Black hearts riding for money; red hearts riding for fame;
The maid who rides for France and the king who rides for shame.
Gentlemen, fools and a saint, riding in Christ's high name!

Dust to dust it is written! Wind-scattered are lance and bow.
Dust, the Cross of St. George; dust, the banner of snow.

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The bones of the king are crumbled and rotted the shafts of the foe.

Forgotten, the young knight's valour. Forgotten, the captain's skill.
Forgotten, the fear and the hate and the mailed hands raised to kill.
Forgotten, the shields that clashed and the arrows that cried so shrill.

Like a story from some old book, that battle of Long Ago!
Shadows, the poor French King and the might of his English Foe:
Shadows, the charging nobles and the archers kneeling a-row–
But a flame in my heart and my eyes, the Maid with the banner of snow.

The Blind Sailor

'STRIKE me blind!' we swore.
God, and I was stricken!
I have seen the morning fade
And noonday thicken.

Be merciful, O God, that I have named in vain.
I am blind in the eyes; but spare the gleam in my brain.
Though my footsteps falter, let my soul still sight
The things that were my life before you hid the light.

Little things were they, Lord, too small to be denied:
The green of roadstead waters, where the tired ships ride,
Bark and brig and barkentine, blown from near and far,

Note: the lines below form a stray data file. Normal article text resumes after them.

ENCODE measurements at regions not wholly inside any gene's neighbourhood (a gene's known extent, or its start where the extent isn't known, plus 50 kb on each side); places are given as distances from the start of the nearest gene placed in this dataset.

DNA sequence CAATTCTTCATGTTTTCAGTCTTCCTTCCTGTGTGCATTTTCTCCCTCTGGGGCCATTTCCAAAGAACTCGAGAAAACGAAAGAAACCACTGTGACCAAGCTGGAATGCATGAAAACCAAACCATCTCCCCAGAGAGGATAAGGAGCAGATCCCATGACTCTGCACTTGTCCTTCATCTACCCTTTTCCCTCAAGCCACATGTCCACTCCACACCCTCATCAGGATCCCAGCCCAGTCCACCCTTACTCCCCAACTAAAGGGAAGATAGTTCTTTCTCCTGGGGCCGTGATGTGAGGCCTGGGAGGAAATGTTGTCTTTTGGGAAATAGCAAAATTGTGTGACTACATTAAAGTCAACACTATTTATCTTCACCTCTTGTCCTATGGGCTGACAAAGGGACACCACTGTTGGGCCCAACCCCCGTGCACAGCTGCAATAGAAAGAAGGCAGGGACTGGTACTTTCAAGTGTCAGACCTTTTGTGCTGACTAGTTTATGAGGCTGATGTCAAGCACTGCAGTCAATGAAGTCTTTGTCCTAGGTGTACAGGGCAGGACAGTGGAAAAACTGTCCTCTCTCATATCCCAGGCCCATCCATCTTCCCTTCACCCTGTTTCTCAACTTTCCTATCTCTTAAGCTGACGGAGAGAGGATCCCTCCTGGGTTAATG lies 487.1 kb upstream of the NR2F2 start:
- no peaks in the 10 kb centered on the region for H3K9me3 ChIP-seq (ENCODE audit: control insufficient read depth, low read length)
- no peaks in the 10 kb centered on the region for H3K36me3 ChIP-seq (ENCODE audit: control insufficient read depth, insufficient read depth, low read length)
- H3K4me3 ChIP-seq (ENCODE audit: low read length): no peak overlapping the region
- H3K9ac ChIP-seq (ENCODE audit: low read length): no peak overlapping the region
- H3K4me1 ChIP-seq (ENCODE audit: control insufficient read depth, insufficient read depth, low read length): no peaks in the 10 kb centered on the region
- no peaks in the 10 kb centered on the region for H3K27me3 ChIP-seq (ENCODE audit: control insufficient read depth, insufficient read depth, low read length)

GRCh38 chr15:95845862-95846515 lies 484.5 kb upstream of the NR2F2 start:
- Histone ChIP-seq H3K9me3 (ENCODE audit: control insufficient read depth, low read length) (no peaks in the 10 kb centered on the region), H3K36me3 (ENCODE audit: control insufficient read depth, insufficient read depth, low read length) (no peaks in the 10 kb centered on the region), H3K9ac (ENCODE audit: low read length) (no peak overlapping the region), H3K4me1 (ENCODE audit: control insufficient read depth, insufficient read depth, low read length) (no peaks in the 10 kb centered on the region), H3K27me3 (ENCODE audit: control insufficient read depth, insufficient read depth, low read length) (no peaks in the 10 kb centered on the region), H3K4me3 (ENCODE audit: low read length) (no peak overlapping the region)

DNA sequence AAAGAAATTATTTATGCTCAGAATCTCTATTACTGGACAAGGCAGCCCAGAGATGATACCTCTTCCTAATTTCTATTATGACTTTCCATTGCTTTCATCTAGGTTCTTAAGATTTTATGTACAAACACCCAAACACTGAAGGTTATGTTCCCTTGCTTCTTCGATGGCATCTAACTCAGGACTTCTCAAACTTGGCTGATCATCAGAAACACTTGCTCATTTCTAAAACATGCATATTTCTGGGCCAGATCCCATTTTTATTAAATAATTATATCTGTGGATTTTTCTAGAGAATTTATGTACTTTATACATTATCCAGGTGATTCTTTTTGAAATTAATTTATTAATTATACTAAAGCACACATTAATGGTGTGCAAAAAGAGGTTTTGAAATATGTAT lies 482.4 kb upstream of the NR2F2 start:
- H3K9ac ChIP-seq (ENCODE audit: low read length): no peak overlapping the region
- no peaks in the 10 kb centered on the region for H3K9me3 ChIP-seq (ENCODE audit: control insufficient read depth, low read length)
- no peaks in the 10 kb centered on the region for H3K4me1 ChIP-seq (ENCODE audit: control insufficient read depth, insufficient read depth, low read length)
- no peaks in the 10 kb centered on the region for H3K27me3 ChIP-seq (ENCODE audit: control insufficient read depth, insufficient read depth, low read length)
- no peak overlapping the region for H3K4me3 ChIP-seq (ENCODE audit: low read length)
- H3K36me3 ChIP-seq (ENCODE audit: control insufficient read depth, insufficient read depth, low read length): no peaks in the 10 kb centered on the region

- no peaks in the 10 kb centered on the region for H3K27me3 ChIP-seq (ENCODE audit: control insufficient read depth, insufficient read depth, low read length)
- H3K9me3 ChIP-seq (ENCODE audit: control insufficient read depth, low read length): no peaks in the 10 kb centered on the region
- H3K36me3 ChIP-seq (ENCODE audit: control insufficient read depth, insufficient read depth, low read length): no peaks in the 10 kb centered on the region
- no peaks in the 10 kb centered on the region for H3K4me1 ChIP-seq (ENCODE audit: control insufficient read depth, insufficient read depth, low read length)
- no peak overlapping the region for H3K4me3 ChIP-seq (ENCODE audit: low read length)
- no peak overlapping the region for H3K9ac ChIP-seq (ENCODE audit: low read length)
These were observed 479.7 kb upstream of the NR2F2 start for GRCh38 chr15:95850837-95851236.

Safe inside the spouting reef and the sobbing bar.

Leave to me my pictures, Lord, leave my memories bright:
The twisted palms are clashing, and the sand is white.
The shore-boats crowd around us, the skipper's gig is manned,
The nutmegs spice the little wind that baffles off the land.

The negro girls are singing in the fields of cane,
The lizards dart on that white path I'll not walk again,

[Page 380]

The opal blinds melt up at dawn, the crimson blinds flare down,
And white against the mountains flash the street-lamps of the town.

Leave to me my pictures, Lord, spare my mind to see
The shimmer of the water and the shadow of the tree,
The cables roaring down, the gray sails swiftly furled,
A riding-light ablink in some far corner of the world.

Leave to me my pictures, Lord: the islands and the main,
The little things a sailorman must out to see again;
The beggars in the market-place, the oxen in the streets,
The bitter, black tobacco and the women selling sweets.

I have fed my vision, Lord; now I pray to hold
The blue and gray and silver, the green and brown and gold.
I have filled my heart, Lord; now I pray to keep
The laughter and the colour through this unlifting sleep.

'Strike me blind!' we swore.
God, and I am blind!
But leave me still, O Lord,
The pictures in the mind!

Private North

HUNCHED in his greatcoat, there he stands,
Sullen of face and rough of hands,
Ready to fight, unready to drill,
Willing to suffer and ready to kill.

He isn't our best; he isn't our worst;
He won't be the last, and he wasn't the first.